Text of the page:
What is a Bi-Monthly Mortgage?
A bi-monthly mortgage payment is a mortgage plan where half the scheduled monthly payment is made twice a month. This plan is not to be confused with a bi-weekly plan where half the scheduled monthly payment is made every two weeks.
The difference between a bi-monthly and bi-weekly plan is subtle—a bi-weekly plan results in two more payments being made annually than on a bi-monthly plan. In other words, under a bi-monthly plan 24 payments are made annually, while under a bi-weekly plan 26 payments are made annually.
Sometimes spelled as ‘bi-monthly’ mortgage payments, these plans are typically set up for the customer to pay on the 1st and the 15th of each month. Under some bi-monthly plans it is even possible to make extra payments on top of the bi-monthly ones.
How a Bi-Monthly Mortgage Works
A bi-monthly mortgage plan will result in interest savings over the life of the mortgage. It does this by reducing the principal of the mortgage as each payment is received as opposed to the first payment of the month being held by the lender until the second payment of the month is received (at which point the full monthly payment is made).
- Bi-monthly mortgage payments can help homeowners pay less interest on their home loans.
- Bi-monthly mortgage payments are subtlety different than bi-weekly mortgage payments.
- Not all mortgage lenders will allow customers to make bi-monthly payments. It depends on the lender.
Under a bi-monthly mortgage, breaking up the payments can cut down the interest that would have to be paid. However, the lender may or may not make such a payment option available. Furthermore, a lender might require additional fees to participate in a bi-monthly mortgage plan, which could eliminate any potential savings that might have been gained.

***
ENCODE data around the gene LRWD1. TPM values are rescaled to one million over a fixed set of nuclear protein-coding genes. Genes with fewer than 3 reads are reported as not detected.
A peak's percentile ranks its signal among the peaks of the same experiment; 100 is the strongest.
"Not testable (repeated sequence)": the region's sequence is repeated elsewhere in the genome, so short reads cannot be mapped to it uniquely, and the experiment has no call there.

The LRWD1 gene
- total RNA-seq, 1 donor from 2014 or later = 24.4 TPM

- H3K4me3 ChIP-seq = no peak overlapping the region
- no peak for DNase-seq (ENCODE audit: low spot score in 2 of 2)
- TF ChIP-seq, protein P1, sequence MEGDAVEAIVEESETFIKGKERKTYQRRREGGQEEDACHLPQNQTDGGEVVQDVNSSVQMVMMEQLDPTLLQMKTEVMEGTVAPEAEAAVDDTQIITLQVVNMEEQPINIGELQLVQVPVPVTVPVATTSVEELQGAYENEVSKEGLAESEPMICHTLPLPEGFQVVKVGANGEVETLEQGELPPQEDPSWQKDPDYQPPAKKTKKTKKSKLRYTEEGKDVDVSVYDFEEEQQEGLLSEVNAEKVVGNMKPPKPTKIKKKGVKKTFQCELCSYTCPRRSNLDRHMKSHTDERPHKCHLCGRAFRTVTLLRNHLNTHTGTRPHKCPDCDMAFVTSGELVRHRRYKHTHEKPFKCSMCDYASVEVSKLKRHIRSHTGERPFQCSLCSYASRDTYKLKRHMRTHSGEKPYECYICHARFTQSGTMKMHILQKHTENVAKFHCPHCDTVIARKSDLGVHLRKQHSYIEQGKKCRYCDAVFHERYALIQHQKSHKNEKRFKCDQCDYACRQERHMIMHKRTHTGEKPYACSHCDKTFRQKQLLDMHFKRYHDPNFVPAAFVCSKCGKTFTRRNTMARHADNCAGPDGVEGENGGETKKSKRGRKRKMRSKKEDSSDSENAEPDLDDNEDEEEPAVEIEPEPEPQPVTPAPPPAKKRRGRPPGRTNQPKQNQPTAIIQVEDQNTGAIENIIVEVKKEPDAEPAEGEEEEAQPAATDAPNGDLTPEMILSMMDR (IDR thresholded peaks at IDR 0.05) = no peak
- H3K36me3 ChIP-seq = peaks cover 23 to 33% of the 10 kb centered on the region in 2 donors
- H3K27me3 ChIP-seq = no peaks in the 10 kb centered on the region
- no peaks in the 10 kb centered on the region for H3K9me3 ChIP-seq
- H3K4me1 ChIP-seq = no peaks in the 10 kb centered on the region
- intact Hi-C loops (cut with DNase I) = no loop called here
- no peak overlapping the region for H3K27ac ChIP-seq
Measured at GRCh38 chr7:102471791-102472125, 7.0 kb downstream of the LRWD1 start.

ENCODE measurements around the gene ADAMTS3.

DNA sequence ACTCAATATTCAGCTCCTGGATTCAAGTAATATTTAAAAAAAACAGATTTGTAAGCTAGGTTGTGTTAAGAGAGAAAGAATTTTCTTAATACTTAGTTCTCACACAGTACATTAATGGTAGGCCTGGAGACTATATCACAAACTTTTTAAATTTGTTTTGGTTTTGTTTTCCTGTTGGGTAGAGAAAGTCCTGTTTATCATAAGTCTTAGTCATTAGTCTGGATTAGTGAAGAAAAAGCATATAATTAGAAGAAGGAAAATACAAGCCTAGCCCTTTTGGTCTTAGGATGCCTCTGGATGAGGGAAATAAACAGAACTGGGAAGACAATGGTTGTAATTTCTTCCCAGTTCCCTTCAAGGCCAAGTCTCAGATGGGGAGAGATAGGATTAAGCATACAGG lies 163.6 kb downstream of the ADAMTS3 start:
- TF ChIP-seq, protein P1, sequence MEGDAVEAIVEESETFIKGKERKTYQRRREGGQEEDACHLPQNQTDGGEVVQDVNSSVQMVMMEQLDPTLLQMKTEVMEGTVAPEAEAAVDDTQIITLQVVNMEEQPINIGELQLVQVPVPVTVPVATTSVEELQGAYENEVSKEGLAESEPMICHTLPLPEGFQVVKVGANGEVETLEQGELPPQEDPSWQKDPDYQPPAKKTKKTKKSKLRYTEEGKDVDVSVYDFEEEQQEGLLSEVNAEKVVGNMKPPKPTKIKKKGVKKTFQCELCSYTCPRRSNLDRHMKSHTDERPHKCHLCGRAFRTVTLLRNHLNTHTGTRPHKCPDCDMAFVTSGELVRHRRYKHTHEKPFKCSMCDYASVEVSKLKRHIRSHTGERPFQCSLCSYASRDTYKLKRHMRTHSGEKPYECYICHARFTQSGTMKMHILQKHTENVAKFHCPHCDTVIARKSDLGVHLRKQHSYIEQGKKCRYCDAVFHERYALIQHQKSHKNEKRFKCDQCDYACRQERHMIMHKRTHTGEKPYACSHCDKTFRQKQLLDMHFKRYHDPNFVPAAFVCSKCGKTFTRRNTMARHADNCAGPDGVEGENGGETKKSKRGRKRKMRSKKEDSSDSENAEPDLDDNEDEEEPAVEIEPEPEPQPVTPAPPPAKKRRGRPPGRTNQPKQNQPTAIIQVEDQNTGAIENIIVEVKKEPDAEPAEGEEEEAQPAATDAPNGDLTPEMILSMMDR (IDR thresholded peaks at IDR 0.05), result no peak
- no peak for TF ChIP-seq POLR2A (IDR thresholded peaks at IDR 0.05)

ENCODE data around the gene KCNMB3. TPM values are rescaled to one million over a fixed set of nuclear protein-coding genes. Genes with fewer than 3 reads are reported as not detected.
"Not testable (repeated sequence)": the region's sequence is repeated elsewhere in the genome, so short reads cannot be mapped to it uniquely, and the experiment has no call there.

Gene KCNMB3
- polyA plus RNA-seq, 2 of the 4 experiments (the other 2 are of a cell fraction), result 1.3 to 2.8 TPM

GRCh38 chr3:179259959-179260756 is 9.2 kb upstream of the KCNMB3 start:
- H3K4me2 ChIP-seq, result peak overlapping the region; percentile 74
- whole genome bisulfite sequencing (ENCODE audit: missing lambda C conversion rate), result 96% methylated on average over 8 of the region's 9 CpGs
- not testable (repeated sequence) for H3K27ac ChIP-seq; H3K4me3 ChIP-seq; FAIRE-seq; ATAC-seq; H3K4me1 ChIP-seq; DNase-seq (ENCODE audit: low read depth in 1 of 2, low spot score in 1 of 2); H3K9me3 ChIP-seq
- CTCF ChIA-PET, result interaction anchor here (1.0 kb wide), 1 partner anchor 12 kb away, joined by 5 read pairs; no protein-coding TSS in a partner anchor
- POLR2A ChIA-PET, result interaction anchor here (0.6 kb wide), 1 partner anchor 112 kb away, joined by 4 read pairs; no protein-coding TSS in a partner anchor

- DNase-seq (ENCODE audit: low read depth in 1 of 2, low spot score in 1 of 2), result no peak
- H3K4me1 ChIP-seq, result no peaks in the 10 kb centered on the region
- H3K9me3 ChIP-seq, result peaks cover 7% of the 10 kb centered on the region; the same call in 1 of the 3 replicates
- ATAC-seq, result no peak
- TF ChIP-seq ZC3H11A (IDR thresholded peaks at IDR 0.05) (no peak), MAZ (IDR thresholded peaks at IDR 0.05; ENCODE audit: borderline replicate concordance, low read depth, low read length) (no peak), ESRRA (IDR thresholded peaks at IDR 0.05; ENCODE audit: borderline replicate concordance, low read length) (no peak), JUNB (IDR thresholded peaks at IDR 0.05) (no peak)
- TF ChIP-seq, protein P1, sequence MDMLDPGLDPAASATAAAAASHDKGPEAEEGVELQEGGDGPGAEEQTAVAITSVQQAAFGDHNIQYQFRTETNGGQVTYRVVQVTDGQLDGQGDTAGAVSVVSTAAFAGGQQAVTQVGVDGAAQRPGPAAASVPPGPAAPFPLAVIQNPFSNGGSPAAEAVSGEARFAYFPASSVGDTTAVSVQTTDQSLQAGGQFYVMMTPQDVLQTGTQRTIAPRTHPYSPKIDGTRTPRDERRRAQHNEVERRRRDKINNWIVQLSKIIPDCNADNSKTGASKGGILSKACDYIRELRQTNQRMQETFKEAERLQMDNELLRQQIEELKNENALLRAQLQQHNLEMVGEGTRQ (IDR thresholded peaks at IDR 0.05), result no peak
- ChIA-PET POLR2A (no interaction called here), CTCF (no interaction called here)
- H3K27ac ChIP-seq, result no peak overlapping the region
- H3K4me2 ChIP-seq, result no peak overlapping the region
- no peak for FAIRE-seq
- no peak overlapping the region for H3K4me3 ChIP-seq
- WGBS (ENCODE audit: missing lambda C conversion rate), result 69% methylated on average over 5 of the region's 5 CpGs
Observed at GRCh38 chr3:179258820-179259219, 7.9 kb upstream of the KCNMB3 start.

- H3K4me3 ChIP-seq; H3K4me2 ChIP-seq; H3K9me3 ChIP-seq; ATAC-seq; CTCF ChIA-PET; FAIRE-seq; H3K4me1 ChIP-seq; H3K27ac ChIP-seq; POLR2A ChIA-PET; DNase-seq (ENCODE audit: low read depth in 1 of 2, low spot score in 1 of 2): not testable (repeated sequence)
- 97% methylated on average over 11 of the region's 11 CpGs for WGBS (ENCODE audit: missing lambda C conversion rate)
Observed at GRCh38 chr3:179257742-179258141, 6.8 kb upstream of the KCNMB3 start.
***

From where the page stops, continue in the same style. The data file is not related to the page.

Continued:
Bi-monthly mortgage payments may help raise equity in your home at a faster rate than a monthly payment.
A bi-monthly plan might shorten the overall term of the mortgage to a certain degree if it is put into action. Some bi-monthly mortgages might come with a higher payment to further reduce the interest and principal balance compared with making regular monthly payments. It may be possible to convert to a bi-monthly mortgage when refinancing under a new mortgage, which might be down to accelerate the payment process.
With some bi-monthly mortgages, the lender might still hold the first payment, which would eliminate any savings that might have been gained. Such a plan would, however, give the borrower more flexibility in how they pay off a mortgage, but would not result in any fiscal benefit. The terms of any bi-monthly mortgage should define when and how the payments will be applied towards the principal balance.
There is debate over how effective bi-monthly mortgage plans can be, especially because most mortgage lenders calculate interest as a monthly cost, not a bimonthly cost. So, while it is possible to reduce overall interest that is due, the end result might only amount to the elimination of one or a few payments.